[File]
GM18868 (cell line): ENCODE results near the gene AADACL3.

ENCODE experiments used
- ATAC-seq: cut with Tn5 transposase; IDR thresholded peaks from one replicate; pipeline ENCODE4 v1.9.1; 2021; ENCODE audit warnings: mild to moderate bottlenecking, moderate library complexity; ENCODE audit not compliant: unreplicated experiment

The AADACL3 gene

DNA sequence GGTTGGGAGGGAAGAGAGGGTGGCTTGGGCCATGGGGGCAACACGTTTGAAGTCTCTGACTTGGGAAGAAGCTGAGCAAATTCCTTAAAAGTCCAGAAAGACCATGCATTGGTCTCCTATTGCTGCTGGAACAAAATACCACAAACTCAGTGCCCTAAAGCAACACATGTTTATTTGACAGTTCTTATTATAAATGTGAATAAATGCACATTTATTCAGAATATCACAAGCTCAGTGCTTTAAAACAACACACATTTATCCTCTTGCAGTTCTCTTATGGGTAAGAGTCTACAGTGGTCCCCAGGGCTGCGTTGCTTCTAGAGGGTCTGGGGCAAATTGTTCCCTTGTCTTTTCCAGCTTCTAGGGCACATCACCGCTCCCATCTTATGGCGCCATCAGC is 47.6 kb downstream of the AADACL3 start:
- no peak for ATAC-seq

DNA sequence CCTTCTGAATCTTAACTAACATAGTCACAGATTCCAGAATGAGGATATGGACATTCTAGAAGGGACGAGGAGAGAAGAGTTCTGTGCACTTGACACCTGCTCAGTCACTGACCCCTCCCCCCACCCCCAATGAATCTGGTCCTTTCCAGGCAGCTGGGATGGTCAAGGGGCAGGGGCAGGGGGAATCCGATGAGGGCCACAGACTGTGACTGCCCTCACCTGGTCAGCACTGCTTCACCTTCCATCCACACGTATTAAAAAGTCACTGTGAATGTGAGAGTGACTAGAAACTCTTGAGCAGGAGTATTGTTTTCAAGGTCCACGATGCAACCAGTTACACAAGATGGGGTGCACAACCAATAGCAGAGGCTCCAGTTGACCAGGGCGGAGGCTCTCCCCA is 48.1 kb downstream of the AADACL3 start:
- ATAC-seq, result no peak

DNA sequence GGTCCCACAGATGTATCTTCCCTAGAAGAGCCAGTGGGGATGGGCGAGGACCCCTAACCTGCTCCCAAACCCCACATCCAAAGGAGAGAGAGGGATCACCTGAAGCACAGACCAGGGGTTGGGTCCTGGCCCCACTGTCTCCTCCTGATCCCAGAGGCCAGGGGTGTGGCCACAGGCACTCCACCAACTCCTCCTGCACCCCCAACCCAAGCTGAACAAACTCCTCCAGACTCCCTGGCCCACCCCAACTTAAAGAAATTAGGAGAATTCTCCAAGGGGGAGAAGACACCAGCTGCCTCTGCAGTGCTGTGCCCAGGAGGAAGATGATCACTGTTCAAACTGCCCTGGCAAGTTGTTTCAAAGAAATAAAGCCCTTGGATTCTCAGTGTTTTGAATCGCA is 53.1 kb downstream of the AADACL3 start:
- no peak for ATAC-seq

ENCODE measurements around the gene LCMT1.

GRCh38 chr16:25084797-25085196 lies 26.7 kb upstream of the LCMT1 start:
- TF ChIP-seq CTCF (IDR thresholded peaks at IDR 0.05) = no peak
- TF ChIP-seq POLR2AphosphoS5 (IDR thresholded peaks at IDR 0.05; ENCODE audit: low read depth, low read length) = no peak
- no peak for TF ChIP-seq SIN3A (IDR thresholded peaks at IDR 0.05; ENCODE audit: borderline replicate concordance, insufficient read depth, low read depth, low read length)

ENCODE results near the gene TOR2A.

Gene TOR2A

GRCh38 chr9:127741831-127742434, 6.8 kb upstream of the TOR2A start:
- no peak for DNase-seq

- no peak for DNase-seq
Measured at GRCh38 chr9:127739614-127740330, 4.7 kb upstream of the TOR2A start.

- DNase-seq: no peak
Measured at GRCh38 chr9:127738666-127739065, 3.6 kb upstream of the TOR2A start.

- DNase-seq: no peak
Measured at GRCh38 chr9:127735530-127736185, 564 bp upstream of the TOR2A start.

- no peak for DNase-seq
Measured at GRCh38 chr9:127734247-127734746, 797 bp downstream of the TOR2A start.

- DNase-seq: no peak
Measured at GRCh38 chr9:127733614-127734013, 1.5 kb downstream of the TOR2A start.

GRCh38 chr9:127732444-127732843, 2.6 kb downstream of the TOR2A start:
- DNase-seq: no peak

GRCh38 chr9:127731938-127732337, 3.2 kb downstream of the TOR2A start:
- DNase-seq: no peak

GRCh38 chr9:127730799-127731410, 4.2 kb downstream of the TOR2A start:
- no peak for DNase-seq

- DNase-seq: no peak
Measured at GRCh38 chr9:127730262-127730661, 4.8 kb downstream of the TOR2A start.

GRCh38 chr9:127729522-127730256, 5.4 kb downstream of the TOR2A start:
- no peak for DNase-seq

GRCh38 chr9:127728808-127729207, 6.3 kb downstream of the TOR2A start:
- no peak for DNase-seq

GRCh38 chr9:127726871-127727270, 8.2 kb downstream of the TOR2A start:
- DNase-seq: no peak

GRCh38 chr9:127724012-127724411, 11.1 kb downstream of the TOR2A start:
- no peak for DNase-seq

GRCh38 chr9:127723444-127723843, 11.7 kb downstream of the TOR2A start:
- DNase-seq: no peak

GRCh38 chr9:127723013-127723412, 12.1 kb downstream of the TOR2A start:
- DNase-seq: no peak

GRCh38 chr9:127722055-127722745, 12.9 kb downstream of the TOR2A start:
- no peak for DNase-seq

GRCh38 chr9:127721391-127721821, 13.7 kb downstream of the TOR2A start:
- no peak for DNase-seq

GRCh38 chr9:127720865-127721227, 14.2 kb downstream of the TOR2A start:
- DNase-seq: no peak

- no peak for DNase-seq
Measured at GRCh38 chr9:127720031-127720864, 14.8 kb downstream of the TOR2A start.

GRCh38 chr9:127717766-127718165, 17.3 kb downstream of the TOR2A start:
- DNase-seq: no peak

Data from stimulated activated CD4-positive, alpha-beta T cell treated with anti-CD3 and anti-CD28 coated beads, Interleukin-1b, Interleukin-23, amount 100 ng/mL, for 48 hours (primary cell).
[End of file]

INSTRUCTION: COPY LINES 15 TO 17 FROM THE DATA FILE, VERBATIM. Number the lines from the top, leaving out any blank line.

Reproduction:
- no peak for TF ChIP-seq SIN3A (IDR thresholded peaks at IDR 0.05; ENCODE audit: borderline replicate concordance, insufficient read depth, low read depth, low read length)

ENCODE results near the gene TOR2A.

Gene TOR2A